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Sexual orientation spectrum

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The human sexuality spectrum contradicts sexuality binaries. Sexuality and gender roles have primarily been based on biological and anatomical basis. Gender is generally legally based Sexual orientation spectrum the sex organs that the individual has, in most countries of the world if not all. Under the human sexuality spectrum system, sexuality and gender roles are found on the spectrum, the spectrum accounts for any minor variations that can be found in any given person.

This system is found to be useful for many who do not like to be limited to a label. Many people find themselves deviating from a strict label.

It cannot be certain if people sit on one point of the spectrum their entire life or if they move over time. Heterosexuality - The attraction of a person to only people of the opposite gender.

Bisexuality - The attraction of a person to two or more genders. Usually, but not necessarily, both female and male.

Our sexual orientation and our...

Attraction to each Sexual orientation spectrum is not necessarily always equal. Homosexuality - The attraction of a person to only people of the same gender. There are different labels for males and females who identify with this term.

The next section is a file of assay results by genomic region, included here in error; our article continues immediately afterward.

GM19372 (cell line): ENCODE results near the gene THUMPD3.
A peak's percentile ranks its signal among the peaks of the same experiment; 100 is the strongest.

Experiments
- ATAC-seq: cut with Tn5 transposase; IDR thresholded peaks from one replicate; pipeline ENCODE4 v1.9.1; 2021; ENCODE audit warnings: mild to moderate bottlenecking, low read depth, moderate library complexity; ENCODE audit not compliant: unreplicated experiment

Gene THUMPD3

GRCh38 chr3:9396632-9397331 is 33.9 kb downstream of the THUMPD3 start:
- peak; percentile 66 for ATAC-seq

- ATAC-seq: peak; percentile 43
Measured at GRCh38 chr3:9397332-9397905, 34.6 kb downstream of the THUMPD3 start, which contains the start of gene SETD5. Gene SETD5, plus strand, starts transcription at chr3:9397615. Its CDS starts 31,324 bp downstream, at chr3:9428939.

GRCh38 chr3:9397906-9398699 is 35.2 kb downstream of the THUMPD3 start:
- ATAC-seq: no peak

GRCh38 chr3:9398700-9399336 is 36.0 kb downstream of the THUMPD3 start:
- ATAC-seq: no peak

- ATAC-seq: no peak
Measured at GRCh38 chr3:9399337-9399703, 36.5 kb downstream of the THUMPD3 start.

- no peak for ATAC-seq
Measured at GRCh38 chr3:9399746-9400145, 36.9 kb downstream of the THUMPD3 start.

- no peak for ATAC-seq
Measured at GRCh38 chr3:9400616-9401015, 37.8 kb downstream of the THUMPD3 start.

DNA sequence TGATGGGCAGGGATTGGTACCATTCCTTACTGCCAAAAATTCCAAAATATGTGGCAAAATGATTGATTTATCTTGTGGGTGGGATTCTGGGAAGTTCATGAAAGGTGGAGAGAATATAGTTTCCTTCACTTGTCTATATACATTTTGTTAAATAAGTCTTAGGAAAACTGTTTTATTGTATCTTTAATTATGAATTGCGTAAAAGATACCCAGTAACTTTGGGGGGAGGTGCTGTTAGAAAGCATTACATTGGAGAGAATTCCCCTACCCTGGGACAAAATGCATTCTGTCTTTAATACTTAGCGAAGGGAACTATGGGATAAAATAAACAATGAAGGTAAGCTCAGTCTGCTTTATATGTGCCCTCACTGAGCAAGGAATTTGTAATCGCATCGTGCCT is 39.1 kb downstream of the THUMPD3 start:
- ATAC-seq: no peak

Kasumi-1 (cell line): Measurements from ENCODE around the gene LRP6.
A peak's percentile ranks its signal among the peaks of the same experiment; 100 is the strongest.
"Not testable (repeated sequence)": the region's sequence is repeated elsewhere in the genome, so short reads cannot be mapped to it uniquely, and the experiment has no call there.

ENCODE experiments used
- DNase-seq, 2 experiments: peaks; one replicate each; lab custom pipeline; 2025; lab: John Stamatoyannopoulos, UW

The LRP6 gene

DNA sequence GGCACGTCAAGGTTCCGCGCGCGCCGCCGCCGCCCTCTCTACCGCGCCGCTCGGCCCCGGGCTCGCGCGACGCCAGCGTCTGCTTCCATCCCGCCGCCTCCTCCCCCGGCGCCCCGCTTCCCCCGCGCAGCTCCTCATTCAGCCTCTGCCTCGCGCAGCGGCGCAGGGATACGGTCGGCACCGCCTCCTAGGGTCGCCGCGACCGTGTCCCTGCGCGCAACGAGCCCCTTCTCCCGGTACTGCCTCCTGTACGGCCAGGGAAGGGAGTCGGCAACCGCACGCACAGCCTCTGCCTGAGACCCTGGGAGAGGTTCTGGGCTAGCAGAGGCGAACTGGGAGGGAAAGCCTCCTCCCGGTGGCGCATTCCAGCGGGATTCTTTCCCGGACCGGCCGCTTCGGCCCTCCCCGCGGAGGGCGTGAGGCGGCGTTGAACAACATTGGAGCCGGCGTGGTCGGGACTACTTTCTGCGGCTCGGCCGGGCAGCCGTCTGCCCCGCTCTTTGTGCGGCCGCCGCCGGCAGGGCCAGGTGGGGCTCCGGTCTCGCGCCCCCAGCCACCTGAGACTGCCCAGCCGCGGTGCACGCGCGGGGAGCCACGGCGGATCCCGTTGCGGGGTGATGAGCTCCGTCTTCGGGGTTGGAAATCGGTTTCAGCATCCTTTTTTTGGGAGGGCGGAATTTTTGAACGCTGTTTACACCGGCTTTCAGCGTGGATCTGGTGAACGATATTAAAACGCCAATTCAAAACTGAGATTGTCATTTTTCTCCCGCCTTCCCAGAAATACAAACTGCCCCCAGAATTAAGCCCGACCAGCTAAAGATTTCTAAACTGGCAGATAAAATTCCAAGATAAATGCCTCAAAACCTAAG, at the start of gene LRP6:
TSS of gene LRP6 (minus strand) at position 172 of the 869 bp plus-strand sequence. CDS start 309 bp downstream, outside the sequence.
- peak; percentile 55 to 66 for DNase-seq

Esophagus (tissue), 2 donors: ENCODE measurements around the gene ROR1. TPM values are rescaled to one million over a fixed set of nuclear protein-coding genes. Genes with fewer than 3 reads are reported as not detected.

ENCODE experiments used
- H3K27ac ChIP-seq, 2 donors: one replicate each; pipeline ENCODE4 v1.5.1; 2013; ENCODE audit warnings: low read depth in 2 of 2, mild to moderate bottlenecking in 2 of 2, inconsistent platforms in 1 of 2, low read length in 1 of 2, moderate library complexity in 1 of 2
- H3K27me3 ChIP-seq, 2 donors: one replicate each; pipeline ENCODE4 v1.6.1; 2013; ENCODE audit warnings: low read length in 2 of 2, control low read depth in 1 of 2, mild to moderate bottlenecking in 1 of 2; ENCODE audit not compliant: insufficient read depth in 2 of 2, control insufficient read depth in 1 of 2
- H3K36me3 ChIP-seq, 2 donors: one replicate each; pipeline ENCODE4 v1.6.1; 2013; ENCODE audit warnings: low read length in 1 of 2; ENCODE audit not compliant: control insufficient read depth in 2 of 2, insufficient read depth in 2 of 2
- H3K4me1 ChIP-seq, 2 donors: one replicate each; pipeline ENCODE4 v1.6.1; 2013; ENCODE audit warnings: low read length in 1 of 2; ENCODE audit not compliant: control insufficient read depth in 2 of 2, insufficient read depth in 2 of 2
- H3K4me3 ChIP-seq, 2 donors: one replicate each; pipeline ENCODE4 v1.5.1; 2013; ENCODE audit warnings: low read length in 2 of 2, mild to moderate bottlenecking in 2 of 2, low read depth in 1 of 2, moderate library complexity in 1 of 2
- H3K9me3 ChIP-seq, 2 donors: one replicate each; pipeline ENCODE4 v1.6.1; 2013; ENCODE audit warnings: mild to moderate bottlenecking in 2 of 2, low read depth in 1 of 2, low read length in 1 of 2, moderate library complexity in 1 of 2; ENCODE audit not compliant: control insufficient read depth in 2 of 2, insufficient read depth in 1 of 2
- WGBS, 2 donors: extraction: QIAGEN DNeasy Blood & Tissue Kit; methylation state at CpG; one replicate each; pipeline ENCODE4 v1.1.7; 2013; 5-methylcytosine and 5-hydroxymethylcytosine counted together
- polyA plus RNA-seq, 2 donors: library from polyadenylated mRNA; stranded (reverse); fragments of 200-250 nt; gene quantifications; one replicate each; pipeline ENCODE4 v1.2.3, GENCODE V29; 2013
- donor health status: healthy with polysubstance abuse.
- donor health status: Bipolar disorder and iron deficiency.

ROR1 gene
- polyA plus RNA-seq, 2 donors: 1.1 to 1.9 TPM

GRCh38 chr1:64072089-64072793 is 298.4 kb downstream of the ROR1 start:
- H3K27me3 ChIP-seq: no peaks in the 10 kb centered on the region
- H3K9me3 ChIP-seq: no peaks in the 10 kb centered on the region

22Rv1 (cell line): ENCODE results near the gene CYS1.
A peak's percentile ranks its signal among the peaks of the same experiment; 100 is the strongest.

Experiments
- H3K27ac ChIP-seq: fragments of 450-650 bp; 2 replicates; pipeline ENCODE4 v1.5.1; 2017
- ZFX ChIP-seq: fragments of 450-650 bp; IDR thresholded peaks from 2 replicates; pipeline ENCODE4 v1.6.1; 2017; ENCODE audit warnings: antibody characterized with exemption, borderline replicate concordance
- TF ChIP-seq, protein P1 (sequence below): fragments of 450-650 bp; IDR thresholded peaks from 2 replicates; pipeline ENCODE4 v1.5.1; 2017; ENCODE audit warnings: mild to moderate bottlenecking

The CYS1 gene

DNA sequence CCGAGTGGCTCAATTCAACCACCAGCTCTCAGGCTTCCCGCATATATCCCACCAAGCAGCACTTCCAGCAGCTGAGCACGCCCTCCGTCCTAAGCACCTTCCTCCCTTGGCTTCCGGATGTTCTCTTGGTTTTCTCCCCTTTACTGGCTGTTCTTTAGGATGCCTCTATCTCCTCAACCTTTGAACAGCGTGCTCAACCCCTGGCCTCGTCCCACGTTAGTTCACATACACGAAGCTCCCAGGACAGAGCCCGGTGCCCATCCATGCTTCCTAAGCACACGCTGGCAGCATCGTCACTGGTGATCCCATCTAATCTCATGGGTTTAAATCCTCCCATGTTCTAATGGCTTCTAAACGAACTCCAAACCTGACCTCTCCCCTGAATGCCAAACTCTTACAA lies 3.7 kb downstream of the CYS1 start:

Lesbian - Females with an attraction to only the same gender. Queer - Sexual orientation spectrum term for someone whom belongs in neither of the binary genders. Asexual - Someone who has no sexual attraction towards any particular gender or group. Aromantic - Someone who does not experience romantic love or attraction.

Pansexual - Someone who is attracted to people regardless of their gender, attraction to all genders. Can also be known as Sexual orientation spectrum. A heterosexual to homosexual rating scale produced by Alfred Kinsey along with his colleagues Wardell Pomeroy and Clyde Martin in The scale was developed as part of a theory that people did not necessarily only fit in an extreme view of the heterosexual or homosexual sexuality binary. The scale ranges on a scale from exclusively heterosexual 0 to exclusively homosexual 6 with five steps in between.

The chart is a basic scale depicting sexuality solely based on male and female attractions. The problem with the Kinsey scale is that it does not account for a lot of the sexualities that fall under the idea of queer nor does it account for gender identities. The scale is extremely linear with only a limited number of systematic steps and it only has two extremes.

The scale is also based on a self-evaluation Sexual orientation spectrum is indefinite and subject to change over time.